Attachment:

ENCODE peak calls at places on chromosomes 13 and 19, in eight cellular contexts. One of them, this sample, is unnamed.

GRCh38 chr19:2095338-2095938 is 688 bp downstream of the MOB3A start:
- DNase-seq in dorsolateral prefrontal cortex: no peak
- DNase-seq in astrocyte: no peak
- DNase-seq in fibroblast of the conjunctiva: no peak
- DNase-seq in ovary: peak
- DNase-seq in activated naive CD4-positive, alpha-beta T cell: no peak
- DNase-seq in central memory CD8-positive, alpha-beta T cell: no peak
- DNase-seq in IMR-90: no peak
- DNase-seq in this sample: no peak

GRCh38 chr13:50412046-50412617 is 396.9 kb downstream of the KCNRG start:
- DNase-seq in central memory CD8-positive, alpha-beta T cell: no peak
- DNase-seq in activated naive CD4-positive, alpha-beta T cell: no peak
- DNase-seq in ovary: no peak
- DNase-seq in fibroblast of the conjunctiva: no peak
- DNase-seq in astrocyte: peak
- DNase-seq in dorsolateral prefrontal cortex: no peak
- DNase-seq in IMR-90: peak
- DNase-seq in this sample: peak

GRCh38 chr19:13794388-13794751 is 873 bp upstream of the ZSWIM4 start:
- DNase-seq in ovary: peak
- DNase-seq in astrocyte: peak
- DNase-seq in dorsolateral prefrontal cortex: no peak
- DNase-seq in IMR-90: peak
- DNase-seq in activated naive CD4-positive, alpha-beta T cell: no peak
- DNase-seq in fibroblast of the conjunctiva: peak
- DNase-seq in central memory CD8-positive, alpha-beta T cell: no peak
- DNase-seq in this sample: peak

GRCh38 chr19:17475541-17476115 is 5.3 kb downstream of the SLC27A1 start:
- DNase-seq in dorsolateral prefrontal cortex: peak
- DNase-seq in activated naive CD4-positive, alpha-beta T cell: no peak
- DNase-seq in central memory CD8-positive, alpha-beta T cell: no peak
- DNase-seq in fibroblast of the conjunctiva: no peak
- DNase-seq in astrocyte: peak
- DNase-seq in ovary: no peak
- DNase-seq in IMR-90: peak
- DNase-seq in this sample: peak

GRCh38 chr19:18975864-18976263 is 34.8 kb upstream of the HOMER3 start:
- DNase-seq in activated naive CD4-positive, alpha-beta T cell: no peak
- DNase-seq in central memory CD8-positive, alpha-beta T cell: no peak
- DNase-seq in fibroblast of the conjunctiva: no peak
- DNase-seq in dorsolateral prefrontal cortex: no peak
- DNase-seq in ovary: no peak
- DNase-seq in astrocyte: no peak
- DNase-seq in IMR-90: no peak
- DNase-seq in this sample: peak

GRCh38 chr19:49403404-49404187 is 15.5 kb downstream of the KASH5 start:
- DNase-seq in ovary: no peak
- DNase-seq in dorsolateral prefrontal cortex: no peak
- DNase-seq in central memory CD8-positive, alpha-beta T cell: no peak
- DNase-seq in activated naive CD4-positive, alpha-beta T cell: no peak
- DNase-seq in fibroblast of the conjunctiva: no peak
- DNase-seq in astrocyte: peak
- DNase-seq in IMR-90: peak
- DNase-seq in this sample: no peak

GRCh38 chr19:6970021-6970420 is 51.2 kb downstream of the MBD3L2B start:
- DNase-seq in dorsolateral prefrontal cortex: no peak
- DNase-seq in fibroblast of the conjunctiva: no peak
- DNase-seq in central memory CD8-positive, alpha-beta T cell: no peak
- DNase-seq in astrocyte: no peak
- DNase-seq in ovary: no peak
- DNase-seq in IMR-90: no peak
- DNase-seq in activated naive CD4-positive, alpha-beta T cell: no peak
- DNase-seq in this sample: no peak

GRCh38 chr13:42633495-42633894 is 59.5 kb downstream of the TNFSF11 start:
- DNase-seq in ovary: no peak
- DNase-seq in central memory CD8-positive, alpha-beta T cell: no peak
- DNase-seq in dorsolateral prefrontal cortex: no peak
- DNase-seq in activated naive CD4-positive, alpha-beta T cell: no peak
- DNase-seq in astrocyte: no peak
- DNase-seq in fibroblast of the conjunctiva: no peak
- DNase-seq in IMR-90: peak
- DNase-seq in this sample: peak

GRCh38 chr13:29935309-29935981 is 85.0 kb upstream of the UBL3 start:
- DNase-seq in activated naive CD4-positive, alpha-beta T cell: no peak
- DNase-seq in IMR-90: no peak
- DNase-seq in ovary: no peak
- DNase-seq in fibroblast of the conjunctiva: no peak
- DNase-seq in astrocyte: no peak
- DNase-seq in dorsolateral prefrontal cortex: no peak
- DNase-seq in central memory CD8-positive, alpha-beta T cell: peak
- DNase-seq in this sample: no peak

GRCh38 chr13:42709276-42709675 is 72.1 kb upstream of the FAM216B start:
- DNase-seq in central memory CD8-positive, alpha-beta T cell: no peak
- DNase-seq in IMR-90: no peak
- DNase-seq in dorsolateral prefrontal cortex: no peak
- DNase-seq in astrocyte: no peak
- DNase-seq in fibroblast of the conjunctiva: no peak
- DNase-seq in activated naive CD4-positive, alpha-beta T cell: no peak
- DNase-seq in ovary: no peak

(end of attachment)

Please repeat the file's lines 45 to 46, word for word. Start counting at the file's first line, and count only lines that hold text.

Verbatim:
- DNase-seq in IMR-90: no peak
- DNase-seq in this sample: peak